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What the (Profanity) is Going on Here!?

Gabriel Perez

Posted on August 3, 2018 20:25

1 user

Social media does an appalling job in censoring profanities. Just sayin'.

My son is six years old. He loves his iPhone 7. Oh wait, make that, he loves my iPhone 7. Sorry. He seems to use it more than I do, so that just slipped out.

Anyhow, he's always asking for my phone (or my wife's) and when he has it he usually does one of two things. Either he tunes into YouTube, or he fires up Roblox. Whichever direction he goes, I have a hard time with it. To me, both are equally troublesome. I've tried curbing his time on each and I definitely keep an eye on what he watches, but the sheer speed of life and the internet make this incredibly challenging. Can you relate?

The other day he was watching a YouTuber, (I should tell you which one but for now I'll be good, after all, this particular YouTuber is just a teenager), and I was listening to the banter. Everything was going fine and then I heard, "What the &#$@! is going on here!?"

If you've ever seen a bolt of lighting streak across the sky, then you can picture how fast I had my phone back in my possession. My son didn't have a chance to blink. Next thing he knew the phone was back in his hand, and I had him playing Roblox. Sad, I know, but it was better than him listening to that trash-mouthed YouTuber.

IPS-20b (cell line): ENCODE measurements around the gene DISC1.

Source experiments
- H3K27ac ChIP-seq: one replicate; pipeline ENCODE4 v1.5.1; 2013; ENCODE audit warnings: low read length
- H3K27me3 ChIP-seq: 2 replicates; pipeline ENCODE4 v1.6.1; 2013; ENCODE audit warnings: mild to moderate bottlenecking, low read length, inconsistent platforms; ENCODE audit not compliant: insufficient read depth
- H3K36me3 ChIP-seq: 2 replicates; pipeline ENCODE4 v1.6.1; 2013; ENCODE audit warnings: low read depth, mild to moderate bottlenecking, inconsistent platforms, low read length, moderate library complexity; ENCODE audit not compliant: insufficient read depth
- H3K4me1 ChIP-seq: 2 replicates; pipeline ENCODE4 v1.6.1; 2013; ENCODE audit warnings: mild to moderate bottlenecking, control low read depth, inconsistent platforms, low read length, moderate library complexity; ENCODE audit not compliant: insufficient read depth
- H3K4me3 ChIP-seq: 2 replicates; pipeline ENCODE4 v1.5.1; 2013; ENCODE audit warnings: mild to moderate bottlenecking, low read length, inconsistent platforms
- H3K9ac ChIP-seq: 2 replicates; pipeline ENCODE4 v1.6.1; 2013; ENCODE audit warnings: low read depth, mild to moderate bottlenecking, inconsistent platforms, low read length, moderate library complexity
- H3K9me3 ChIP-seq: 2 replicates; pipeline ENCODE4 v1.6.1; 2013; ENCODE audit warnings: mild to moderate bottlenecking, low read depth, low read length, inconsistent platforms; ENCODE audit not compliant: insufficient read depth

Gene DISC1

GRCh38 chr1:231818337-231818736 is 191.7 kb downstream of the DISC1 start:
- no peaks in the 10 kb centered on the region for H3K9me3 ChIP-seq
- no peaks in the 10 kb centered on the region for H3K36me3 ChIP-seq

Speaking of trash-mouth, did you know some scientists are saying that people who swear are smarter than the average person who doesn't. When I read that I almost let out a string of colorful language that would make a sailor blush, but I refrained. I'm smarter than that.

As a Christian, I've learned quite a bit about the reason why profane speech is frowned on, and it may not be for the reasons you would think. I'll give you a few examples. One is that in the original Hebrew language of the first five books of the bible, there are no swear words. None. At all. God doesn't introduce them. Turns out all swear words and profane speech is man-made. I learned this from America's Rabbi.

I also learned something else from a question that someone very wise asked me. Tell me if you've ever been asked this.

Here it is: What's the opposite of a curse?

Some of you may know the answer, or some of you may be like me, kind of thinking deeply about it.

The answer is simple. The opposite of a curse is a blessing.

Once I learned that, I stopped cursing at people. It didn't feel right anymore. We shouldn't be cursing out someone who's made in the image of God, even when they absolutely deserve it.

That's the kicker, isn't it? Christ wants us to rise above that, he really does. He says: Do unto others, as you would them do unto you.

How many people want to be cursed at?

My guess?

Absolutely no one.

Gabriel Perez

Posted on August 3, 2018 20:25

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Source: Mediaite
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